But fouls have a unique property that makes them wholly different than whiffs: the ability to prolong at-bats. In the same way that you can’t lose on a serve in ping pong, you can’t strike out on a foul ball (bunts excluded). While they carry the same penalty as whiffs in all non–two-strike counts, foul balls manage to be the only safety net for hitters when their backs are against the wall, and to me, it makes for a pretty interesting dichotomy when you break it down that way.
Because foul balls provide this special safety net for hitters, it would make sense intuitively that hitters who foul off more pitches probably strike out less. If a hitter fouls off a lot of pitches, especially relative to the number of whiffs he creates, he is almost certainly going to avoid a K and eventually should get a pitch to put in play. Indeed, there is a pretty strong correlation between foul-to-whiff ratio and strikeout rate:
I love wonky early-season slash lines, the kinds of combinations that make you scratch your head and consider what exactly had to happen to get to this point. It’s pretty easy to put Yasmani Grandal’s start in that category: Through 22 games and 91 plate appearances, Grandal is hitting .113/.378/.242, slugging two homers and posting a… 102 wRC+?!?
Yes, you read that correctly. Through games on Sunday, Grandal has just seven hits and has the worst batting average among players with at least 80 trips to the plate. And yet he’s also managed to be an above-average hitter by wRC+. There’s truly some wild stuff going on here.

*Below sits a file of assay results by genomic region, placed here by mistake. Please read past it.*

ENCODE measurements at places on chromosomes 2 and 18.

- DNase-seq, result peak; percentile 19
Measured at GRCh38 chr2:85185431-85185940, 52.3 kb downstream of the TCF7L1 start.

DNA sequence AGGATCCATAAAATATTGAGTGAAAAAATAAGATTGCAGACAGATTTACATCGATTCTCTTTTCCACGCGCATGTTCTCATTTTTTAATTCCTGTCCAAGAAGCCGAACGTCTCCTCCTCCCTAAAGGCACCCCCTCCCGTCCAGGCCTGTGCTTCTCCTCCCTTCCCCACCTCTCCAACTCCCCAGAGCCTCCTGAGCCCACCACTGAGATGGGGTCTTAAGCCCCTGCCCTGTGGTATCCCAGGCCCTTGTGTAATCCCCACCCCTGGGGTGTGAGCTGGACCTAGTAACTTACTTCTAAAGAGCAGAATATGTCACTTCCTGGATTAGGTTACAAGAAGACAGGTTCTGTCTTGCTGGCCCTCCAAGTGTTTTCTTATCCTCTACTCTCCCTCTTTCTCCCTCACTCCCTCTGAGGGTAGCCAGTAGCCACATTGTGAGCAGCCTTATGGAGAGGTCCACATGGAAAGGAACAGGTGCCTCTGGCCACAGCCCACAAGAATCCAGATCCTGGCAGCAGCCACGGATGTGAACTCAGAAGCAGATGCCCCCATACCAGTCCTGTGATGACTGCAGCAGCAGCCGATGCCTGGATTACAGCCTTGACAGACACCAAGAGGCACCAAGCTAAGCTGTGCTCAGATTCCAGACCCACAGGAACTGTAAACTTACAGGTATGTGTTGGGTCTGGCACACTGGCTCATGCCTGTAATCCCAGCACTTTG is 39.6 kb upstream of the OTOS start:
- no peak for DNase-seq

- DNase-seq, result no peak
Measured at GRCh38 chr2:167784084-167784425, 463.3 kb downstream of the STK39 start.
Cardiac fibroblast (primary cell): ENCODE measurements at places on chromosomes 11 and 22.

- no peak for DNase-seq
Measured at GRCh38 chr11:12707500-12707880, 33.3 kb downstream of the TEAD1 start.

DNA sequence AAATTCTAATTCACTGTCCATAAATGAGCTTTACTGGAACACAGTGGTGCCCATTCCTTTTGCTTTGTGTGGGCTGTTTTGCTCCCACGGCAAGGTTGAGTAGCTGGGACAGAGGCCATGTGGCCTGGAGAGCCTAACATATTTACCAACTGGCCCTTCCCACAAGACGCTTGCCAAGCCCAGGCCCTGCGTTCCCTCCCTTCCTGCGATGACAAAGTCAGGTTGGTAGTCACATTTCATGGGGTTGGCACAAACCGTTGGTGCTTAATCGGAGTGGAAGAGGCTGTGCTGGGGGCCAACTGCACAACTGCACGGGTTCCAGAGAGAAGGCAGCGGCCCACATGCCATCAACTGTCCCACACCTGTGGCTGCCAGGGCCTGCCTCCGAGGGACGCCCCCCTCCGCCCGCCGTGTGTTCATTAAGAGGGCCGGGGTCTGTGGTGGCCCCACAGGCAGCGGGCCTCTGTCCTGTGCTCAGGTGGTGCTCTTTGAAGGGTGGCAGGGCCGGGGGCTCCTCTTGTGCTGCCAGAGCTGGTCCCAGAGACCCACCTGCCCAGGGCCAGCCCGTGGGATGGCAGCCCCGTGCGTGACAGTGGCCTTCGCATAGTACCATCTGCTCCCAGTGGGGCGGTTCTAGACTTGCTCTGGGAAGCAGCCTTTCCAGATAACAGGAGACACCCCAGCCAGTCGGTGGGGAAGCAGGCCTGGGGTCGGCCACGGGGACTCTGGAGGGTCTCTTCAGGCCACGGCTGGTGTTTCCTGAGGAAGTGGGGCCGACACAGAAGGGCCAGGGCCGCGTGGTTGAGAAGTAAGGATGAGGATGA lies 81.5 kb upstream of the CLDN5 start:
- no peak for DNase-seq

Of course, none of this is sustainable. Grandal has faced some pretty horrible BABIP luck, and as Dan Szymborski noted in his article yesterday, he is the fourth-largest underachiever in actual BABIP (.119) versus ZiPS-developed zBABIP (.261). Plug that figure into his balls-in-play total and you’d find that Grandal should have more than 13 hits this season, giving him a more-respectable-though-still-not-great .210 batting average.
But what is most interesting about Grandal’s start isn’t that he’s faced such poor BABIP luck; it’s that he has still managed to be a productive hitter in spite of it. Grandal has walked a whopping 27 times to start the season, a near-30% walk rate and a figure that leads baseball by a rather healthy margin. As of this writing, Max Muncy is the only other player who has amassed more than 50 plate appearances with a walk rate above 20%, and he’s still more than six points behind Grandal. Since 1901, Grandal’s 27 walks in his 22 games are tied for the 16th-most walks in any player’s first 22 to begin a season, but he’s one of just five players to do that while also batting under .150. Read the rest of this entry »
So far, the Red Sox have been one of this season’s biggest surprises. Since Opening Day, the Sox have already increased their playoff odds by 23.6 percentage points up to 61.5%, the second-largest percentage point increase in baseball (Athletics, +25.7).
To reach the pinnacle of the AL East this quickly, Boston has been successful on both sides of the ball, but it’s the team’s offense that has found itself alone at the top of most major league leaderboards. Through games on Saturday, the Red Sox are slashing .269/.334/.445, with the batting average and slugging percentage each ranking tops among the 30 teams. Their .338 wOBA is seven points above the next-best team, the Dodgers, and their park-adjusted 115 wRC+ is three points above Los Angeles as well.